- Because every teacher is different, only the visuals that are most relevant to the way YOU are teaching the tale in THIS session should be used.
- To avoid being confused, delete any pictures that cover other topics or elements you do not want to emphasize in this lesson.
- What was the name of the Pharisee who welcomed Jesus to his home to lunch with him and his family? I’m curious, Simon, who was it that washed Jesus’ feet at Simon the Pharisee’s house? A lady who has sinned
- What method did the lady use to wash Jesus’ feet? Why did the wicked woman wash Jesus’ feet with her tears and dry them with her hair? What was she thinking? Simon had neglected to wash them. In addition, she expresses gratitude to Jesus for forgiving her sins.
- I’ve Got Peace Like a River Song, and I’ve Got Peace Like a River Song
- For further possibilities, please see the Song Page on this website.
Learning Activities and Crafts:
(How can I select the most appropriate learning activities for my particular teaching situation?) Activities: Mixing perfume, spices, or vanilla essence with washable paint is a fun craft project (like tempera paint). Make prints of the footprints by spreading a small coating of the paint on the soles of children’s feet and printing them.
On this website, you may find teaching ideas that can be used to any class by visiting the Teaching Ideas page. Please click here to download ″Sinful Woman″ in A4 format. To print ″Sinful Woman″ in letter size, please click here (USA) top
Other Online Resources:
- A coloring page with worksheets (from the California curriculum)
- Coloring page from the book There are several activities for teaching children about forgiveness (as well as downloads) available at How to manufacture your own perfume at home (will keep up to a month). Instructions may be found at
A Scandalous Gospel: The Woman Who Washed Jesus’ Feet With Her Tears
NOTE FROM THE EDITOR: In celebration of International Women’s Day (March 8), Women’s History Month in the United States, and the upcoming Lenten season, we will be presenting devotions written by women on the women that Jesus tended to throughout his earthly ministry.The title of this series will be ″The Women Jesus Fell in Love With.″ Until Passion Week, we will publish the devotions on Mondays and Thursdays.Thank you for your patience.We hope you will come back each week to discover how Jesus loves all of us, especially women, and to learn more about him.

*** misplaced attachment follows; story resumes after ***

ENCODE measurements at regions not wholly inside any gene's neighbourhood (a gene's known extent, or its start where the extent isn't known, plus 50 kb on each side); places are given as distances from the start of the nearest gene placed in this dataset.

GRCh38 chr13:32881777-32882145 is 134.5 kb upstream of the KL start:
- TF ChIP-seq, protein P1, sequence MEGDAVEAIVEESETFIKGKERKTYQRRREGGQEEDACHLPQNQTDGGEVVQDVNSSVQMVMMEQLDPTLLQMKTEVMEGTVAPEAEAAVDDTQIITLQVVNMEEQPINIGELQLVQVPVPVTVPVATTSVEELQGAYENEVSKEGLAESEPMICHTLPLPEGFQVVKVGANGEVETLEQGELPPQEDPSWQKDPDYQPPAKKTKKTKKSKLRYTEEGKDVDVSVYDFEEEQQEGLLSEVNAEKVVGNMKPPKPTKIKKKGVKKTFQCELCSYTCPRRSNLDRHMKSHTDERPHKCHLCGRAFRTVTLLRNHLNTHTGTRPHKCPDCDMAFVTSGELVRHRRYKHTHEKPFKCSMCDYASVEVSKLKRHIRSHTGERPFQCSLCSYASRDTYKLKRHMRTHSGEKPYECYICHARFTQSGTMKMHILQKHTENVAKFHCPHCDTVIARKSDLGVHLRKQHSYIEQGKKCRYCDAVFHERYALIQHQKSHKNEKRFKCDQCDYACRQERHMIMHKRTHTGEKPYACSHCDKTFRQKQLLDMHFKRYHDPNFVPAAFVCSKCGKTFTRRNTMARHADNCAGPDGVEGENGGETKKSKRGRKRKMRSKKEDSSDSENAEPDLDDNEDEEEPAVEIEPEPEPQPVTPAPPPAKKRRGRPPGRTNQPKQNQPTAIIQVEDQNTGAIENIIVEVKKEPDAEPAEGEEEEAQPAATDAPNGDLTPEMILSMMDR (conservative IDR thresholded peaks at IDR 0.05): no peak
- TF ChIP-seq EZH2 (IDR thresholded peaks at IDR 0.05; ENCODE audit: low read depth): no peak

- This is the second installment of the trilogy.
- You may read the rest of the entries here.
- Note from the author: The text from Luke 7:36-50 (ESV) is highlighted.
She lived at a period in which males were reported to have expressed gratitude to God on a daily basis for not having been born female.Look, it’s a woman from the city.Not only that, but she had embraced an unmentionable vice for such a long period of time that it had become a part of her personality.Who was a wretched sinner.Alternatively, ″prostitute″ might be spoken in whispered tones.When they saw she was approaching, they moved gently to avoid her.
- Take a left at the crosswalk.
- Keep your gaze away from the screen.
- There will be no greeting.
Keep your distance since her entryway is the gateway to hell (Proverbs 7:27; 9:18), and her uncleanness is contagious, so stay away.Simon the Pharisee was familiar with her.Everyone was aware of her, therefore Simon concluded Jesus was acting in ignorance, reasoning that such an act could not be construed as informed assent.Because she is a sinner, if this man were a prophet, he would have understood exactly who and what kind of lady he was dealing with.
Despite this, she had undergone a transformation.Her presence at anyone’s home, let alone the home of a Pharisee, was obvious to a lady of her stature and sensibility.What drew this type of women to this location?But she arrived nevertheless, despite the finger-pointing and gossip, as well as the possibility of being booted out.
She came for Jesus, and she came prepared to receive Him as her Lord and Savior.As soon as she saw that he was reclining at the table at the Pharisee’s home, she brought an alabaster jar of ointment to the table.What led her to learn about Jesus?
Did she overhear neighbors discussing whether or not he was the Messiah (Luke 2:38; 4:21), as the Bible suggests?Did she overhear someone mention that he cured the sick and demon-possessed (6:18) in the marketplace?Did he teach, ″Your Father is compassionate,″ to the people at the end of chapter 6?
She must have been aware that he was ″a friend of tax collectors and sinners″ (7:34), because there is no other explanation for her rash decision.Standing behind him at his feet, she began to wet his feet with her tears and wipe them with the hair from her head.She kissed his feet and anointed them with the ointment as she stood behind him.Scandalous.What gives her the right to touch the Holy One?Her acts served as a subtle protest to the wrong teachings of the time she was living in.